Expect a greater focus on the use of real estate holdings as a vehicle for money laundering, Jennifer Shasky Calvery, director of the Treasury Department’s Financial Crimes Enforcement Network, said during a speech Wednesday in San Francisco.
A series of articles published by The New York Times in February uncovered the use of shell companies to purchase high-value real estate at the Time Warner Center in New York City. In response, a coalition of non-profit organizations, among them Transparency International, wrote to the Treasury Department in March, urging the repeal of a 2002 temporary exemption from certain provisions of the Patriot Act for the real estate industry. Those requirements would have forced real estate brokers and others to conduct due diligence checks on their customers.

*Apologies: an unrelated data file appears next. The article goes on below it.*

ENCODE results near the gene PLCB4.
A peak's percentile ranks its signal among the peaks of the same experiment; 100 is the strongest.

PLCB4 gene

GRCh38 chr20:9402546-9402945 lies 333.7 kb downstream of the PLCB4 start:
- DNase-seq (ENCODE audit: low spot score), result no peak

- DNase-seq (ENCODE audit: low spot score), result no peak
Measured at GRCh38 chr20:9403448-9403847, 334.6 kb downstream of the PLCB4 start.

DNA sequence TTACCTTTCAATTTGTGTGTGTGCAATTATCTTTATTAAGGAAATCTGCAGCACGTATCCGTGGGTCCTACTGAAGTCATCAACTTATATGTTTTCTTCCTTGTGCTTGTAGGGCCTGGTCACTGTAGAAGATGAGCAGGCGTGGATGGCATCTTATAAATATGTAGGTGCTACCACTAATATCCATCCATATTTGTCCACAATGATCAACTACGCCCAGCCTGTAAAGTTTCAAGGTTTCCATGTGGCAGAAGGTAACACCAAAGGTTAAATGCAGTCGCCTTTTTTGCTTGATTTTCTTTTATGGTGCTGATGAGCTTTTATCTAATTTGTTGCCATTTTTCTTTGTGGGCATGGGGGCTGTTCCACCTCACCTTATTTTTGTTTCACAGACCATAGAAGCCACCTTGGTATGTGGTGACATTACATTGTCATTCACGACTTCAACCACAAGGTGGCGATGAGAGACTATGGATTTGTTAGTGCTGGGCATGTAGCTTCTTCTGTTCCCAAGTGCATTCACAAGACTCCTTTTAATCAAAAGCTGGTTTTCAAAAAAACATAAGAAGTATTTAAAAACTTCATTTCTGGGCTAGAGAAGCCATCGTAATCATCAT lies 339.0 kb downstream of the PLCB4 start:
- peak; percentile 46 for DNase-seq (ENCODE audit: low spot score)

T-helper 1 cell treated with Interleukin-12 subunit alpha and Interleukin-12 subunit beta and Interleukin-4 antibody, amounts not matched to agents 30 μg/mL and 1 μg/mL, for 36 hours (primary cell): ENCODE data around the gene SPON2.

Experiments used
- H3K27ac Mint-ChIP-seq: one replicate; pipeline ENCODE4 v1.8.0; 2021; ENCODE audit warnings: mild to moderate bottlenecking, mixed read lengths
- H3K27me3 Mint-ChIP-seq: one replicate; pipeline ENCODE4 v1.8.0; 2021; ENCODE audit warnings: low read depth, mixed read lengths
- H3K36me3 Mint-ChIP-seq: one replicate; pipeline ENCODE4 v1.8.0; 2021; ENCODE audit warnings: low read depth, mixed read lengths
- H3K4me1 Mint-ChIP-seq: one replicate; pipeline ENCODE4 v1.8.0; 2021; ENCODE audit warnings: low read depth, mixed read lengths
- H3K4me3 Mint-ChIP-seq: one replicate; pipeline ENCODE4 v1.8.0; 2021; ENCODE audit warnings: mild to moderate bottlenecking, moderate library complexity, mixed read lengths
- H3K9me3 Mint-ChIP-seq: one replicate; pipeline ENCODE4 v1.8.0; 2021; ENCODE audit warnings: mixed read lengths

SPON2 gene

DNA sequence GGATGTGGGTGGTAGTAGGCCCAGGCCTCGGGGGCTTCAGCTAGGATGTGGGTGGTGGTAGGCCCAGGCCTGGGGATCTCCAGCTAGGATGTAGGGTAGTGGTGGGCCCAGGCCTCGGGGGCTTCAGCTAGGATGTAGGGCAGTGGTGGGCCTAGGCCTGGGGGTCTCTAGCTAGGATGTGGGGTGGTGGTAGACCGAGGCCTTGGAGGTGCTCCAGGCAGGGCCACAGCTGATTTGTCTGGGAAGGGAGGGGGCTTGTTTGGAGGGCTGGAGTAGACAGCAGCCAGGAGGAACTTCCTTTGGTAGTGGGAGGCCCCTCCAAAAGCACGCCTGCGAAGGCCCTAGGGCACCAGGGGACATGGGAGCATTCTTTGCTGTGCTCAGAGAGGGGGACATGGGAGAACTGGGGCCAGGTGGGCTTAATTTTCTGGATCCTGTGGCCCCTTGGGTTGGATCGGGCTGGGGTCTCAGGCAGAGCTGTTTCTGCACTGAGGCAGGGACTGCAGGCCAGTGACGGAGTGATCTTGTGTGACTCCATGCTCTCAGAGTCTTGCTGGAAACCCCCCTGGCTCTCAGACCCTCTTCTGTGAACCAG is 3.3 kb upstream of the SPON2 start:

Calvery said this flavor of money laundering “is not a new issue.” As a former prosecutor with the U.S. Department of Justice, focusing on transnational organized crime, investigations often focused on cases where foreign criminal organizations used their ill-gotten proceeds to purchase property. Many of the residences they purchased remained vacant. “Through our analysis of BSA reporting and other information, FinCEN continues to see the use of shell companies by international corrupt politicians, drug traffickers, and other criminals to purchase luxury residential real estate in cash,” she said